Who Does Live in West Papua? A Closer Look at the Diversity of the “Black Pearl” Land

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There is a common view about populations in Indonesia, that is the Melanesian descendants are on the east, and Austro-Mongoloid descendants are on the west. This view is not completely wrong if only the majority of the people are taken into account. However, just like the western part of Indonesia, the eastern area is not inhibited by a single race or ethnic. The area consists of those with different identities—race, ethnic, language, and culture.

West Papua, which is located in the eastern part of the country, also has its own diversity. Even though the region is more known as the settlements of Melanesian descendants who have darker skin—hence the nickname “Black Pearl”—actually there are other people living in the region. Consequently, West Papua becomes rich in culture and tradition on top of its richness in natural resource and biodiversity.

Who Does Live in West Papua?

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Statistically, West Papua Province has 1,069,498 residents in 2015. They live in a 99,671.63 km² area which comprises 12 regencies and 1 city. The population of Papua as a whole consists of 52% people from native ethnic groups, while the 48% of the population is the combination of a variety of non-Papuan ethnics.

According to a study published in Asia and The Pacific Policy Studies, in 2010, the ‘majority’ of the population in West Papua is Javanese and they are only 14.76% of the population. Other ethnics living in the province are Arfak (9.18%), Biak-Numfor (7.47%), Ayfat (6.06%), and Buginese (5.32%). In total, there are at least 25 ethnics—native and immigrants—staying in West Papua.

West Papua is more heterogeneous, albeit by a little than its neighbor, Papua Province. In the same year, the majority of Papua residents are Dani (23.32%), then followed by Auwye/Mee (11.32%), Javanese (8.38%), Biak-Numfor (5.25%), and more than 20 other ethnics with a percentage lower than 5% each. Nevertheless, it seems to be correct that the “Black Pearl” Land—both Papua and West Papua—is ethnically diverse.

The ethnic diversity in Papua is caused by at least two major factors. Firstly, the land has more than 25 ethnics/tribes which bring the diversity even among the fellow natives. Secondly, Papua has a large inflow of migration and rising ethnic-based movement. The presence of non-Papuan ethnics in Papua, such as Javanese, Buginese, Ambonese, Toraja, and Minahasa, is an evidence of the ethnic-based migration.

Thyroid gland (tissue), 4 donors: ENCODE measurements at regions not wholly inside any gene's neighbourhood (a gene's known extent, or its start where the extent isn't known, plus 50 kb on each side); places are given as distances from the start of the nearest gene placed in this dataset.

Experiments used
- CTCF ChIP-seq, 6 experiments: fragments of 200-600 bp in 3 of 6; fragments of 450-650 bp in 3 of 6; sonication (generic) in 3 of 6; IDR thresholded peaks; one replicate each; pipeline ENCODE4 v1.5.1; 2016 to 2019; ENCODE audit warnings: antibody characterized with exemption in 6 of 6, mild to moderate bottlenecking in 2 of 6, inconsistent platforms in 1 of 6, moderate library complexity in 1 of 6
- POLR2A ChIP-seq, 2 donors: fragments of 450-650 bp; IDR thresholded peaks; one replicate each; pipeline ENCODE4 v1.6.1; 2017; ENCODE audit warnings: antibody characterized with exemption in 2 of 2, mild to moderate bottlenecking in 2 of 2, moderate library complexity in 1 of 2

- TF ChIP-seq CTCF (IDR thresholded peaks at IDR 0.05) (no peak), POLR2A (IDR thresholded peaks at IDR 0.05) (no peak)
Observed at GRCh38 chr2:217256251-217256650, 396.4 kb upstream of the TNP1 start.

According to the same study cited previously, West Papua is ethnically heterogeneous but not highly polarized. It means that ethnic conflicts are less likely happening in West Papua. Even if they do, the scale of the conflicts is expected to be less severe. Instead of causing conflict, the diversity of West Papua shows an amazing beauty of the province.

Language and Culture in West Papua

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The diversity of West Papua is not only about statistics. There are more fascinating facts about the diversity, particularly regarding their language and culture.

In term of local language, Papua shows an incredible diversity. Summer Institute of Linguistics International recorded that Papua had 312 ethnics with their own local languages. Many of the languages are spoken in the West Papua region. Because of the diversity, people may have difficulty to communicate with each other using their local language. Consequently, many West Papuans—particularly those who live in the city—use the Indonesian Language in their daily lives.

In term of culture, Papua is so diverse, which is caused by not only the difference of ethnic but also the regional difference. A culture in one regency may differ quite significantly from another regency. There are several cultural differences which are worth to note, such as the following facts.

West Papua has several traditional houses. There is Papuan traditional house which is influenced by the Thousand Feet House designed by Arfak ethnic group. People can see the example of such house in the Beautiful Indonesia in Miniature Park (the TMII). At the same time, there is a traditional house called Rumsram, originally designed by the Biak-Numfor ethnic in the North Coastline of Papua.

West Papua also has a variety of traditional dances such as the Dance of War, Magasa, Suanggi, and Watukala. These dances have different moves and meaning. For instance, the Dance of War shows the heroic and bravery of Papuans. Magasa Dance, on the other hand, is performed to warmly welcome guests or celebrate any success.

Another fascinating fact which attracts people to come to West Papua is the diversity of their culinary. In Papua, tourists can enjoy a variety of foods such as papeda, sago stuffed pancake, grilled fish, and sago caterpillar satay for those who want to try the more extreme food. With such amazing diversity, with a right tourism management, the province can be developed as a cultural tourist destination on top of its natural one.